Entering French-born Camille Henrot’s first solo show at Metro Pictures, I recalled a vivid early memory: my first time hearing an answering machine. I stood in the kitchen in the late ’80s, clutching our outdated avocado-colored rotary phone, while my mother dialed my grandparents. Instead of answering my chipper greeting, the canned voice on the line recited the leave-a-message-at-the-beep spiel. “It’s not them! What’s happening?” I shrieked, my mother confused until she grabbed the receiver and laughed.
The strength of those fleeting feelings—frustration and alienation in the face of technological mediation—remains clear to this day. Henrot’s nine new telephone sculptures, created in collaboration with writer Jacob Bromberg, evoke a similar sentiment. The mostly wall-mounted corded objects, made of 3-D-printed resin or nylon polyamide and incorporating sound and video components, assume retro or absurd shapes: a teal phone with triangular orange buttons, a keypad in the shape of an ear, even an oversize receiver resembling a purple dildo. Listeners respond to a series of prompts on subjects including career goals and their bank account numbers. All the button pushing leads to dead ends. As with many of Henrot’s crowd-pleasing works, the phones’ nostalgic appearance belies a larger inquiry into questions of control and shifting social relations.
Henrot’s previous works, such as her 2013 Venice Biennale Silver Lion-winning video Grosse Fatigue, have examined systems of scientific knowledge and creation, as well as legacies of colonialism. The successful artist has been criticized, however, for her treatment of “otherness.” Recently, e-flux’s digital forum “Conversations” hosted a debate about her remarks in a September Guardian interview, in which she called the choreography of rap superstar Nicki Minaj’s “Anaconda” video (the subject of a recent series of drawings) “shamanistic and entrancing,” adding, “She is challenging us to embrace our primal nature.”
This exhibition focused mostly on the thorny subject of patriarchy via the gendered patterns of service labor. Several of the phone sculptures provide faux-self-help lines on topics such as male infidelity (Is He Cheating on You?), psychological evaluation (Splendid Isolation) and interpersonal complaints (Enough Is Enough). These works feature female voices alternately stern and flirty, asking increasingly personal questions. Most searing is Dawg Shaming, also voiced by a woman. Posed as a help line for pet problems, the service offers 31 menu options, outlining scenarios ranging from dogs messing on the carpet to instances of domestic abuse by male partners—metaphorical “dogs.” Men are on the phone lines, too, but in roles such as an elderly grouser (voiced by Willem Dafoe), masochistic historical figures looking for love, and an automated service provider addressing father/technology problems (Bad Dad & Beyond).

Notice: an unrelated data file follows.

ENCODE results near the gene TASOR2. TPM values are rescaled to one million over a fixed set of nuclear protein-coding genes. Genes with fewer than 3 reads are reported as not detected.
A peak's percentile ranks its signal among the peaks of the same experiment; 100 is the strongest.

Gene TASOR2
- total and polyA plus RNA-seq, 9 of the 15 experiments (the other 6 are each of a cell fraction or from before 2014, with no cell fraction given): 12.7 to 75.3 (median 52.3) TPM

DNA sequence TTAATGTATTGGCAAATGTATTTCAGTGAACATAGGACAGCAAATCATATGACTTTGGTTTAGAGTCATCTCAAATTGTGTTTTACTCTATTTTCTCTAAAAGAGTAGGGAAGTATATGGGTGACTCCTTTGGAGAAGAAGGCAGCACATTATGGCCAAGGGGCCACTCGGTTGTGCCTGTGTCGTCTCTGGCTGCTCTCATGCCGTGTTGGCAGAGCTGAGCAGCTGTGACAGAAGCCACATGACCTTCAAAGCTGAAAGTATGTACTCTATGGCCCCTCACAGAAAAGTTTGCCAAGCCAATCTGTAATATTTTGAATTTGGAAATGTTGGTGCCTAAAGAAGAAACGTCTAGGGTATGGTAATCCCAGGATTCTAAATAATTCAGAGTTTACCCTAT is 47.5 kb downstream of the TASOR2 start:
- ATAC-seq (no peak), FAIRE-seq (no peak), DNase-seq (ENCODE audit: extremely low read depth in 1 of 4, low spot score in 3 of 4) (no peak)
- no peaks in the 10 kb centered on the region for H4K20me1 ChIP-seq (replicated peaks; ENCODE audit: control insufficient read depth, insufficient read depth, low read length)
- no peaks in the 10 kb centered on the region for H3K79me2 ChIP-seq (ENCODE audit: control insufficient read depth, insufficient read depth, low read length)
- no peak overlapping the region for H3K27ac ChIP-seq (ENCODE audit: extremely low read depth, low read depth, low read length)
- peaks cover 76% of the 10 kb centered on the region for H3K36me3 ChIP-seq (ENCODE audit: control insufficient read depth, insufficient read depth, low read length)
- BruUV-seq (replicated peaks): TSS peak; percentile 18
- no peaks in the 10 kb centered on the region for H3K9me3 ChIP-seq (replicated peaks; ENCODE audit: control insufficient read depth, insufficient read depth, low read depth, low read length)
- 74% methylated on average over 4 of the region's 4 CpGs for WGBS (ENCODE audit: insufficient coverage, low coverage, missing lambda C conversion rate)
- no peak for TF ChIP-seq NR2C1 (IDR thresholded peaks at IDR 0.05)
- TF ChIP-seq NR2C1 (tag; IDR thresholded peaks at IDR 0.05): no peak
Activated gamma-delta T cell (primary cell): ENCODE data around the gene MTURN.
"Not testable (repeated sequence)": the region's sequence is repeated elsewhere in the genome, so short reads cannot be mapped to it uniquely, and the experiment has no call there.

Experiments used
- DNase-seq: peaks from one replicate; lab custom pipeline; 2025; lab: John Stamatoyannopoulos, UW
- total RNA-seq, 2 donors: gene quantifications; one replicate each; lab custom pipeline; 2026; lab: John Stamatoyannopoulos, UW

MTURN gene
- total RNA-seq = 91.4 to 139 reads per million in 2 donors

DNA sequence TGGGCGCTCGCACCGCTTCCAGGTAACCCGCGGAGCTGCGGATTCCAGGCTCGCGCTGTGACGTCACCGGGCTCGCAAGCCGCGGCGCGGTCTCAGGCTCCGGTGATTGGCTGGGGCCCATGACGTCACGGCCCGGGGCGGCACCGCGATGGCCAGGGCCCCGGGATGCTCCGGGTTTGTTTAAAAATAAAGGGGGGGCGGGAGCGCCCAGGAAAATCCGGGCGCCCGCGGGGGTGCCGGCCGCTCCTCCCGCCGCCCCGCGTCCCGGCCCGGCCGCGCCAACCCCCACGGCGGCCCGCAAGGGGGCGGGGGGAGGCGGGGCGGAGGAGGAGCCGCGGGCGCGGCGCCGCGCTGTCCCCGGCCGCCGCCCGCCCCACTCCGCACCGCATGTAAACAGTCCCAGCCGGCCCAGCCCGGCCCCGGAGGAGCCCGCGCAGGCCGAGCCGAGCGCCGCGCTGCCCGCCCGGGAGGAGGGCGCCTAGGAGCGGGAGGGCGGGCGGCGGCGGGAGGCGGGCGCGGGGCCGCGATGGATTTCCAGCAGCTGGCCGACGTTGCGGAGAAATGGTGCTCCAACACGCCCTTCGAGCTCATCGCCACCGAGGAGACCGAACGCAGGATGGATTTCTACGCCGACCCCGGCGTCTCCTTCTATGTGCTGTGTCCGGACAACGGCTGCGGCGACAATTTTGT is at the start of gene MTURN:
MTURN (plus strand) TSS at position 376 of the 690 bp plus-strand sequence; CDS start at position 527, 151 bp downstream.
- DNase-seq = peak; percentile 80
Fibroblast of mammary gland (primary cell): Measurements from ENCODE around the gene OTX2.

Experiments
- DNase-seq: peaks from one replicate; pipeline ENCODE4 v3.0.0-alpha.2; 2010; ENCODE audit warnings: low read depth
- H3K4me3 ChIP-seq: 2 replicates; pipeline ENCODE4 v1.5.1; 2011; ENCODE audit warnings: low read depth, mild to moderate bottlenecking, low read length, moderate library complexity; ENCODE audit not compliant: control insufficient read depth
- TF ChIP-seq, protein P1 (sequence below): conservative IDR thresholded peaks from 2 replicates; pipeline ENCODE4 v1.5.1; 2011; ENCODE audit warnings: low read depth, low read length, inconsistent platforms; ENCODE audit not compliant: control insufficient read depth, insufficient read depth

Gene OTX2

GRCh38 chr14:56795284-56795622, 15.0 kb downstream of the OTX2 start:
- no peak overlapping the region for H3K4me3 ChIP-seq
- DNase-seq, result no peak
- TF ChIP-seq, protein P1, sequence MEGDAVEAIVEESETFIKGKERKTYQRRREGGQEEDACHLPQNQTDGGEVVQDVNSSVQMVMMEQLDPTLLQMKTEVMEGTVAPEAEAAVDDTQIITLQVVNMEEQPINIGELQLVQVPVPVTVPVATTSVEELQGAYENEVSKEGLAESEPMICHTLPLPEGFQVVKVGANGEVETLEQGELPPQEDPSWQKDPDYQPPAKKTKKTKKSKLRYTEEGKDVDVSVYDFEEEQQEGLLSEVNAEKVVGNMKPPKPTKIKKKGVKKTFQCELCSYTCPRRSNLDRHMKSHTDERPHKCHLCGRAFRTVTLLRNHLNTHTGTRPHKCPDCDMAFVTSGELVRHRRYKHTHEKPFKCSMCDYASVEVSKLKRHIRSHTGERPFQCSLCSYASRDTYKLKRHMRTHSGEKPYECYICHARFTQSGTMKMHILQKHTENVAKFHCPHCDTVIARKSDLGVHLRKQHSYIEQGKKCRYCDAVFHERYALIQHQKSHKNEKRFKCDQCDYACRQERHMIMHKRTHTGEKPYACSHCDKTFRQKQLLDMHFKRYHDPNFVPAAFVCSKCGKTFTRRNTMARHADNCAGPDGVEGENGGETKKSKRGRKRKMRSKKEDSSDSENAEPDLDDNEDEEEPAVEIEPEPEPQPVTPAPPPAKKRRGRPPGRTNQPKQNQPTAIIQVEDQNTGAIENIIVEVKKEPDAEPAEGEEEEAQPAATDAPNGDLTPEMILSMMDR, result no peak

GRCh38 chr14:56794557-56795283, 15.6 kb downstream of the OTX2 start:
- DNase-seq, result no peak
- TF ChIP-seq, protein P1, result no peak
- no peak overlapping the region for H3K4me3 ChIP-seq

A series of large sketchy watercolors (all 2015) occupied another room of the show. Here, Henrot used the medium of painting to illustrate bizarre fantasies (in the psychoanalytic sense) hinted at elsewhere. Killing Time, for example, depicts a cannibalistic male office worker, while Sad Dad shows a human/bird figure with an erect penis dragging a baby by the arm. A bronze figurine related to the West African Dogon creation myth and a multitiered zoetrope animating miniature resin sculptures of assorted motifs, like cascading pills and stretching Buddhas, by strobe light, completed the show.
At first, the various types of work seemed disparate. But all the pieces reflect a sense of alienation produced by the commodification of spirituality and relationships in our data-mined, automated world. For the show’s youngest visitors, accustomed to swiping and texting on smartphones to meet their needs, even picking up the phones must have felt like an anachronistic gesture. The thought of being so disconnected from live voices made me long for the days of landlines.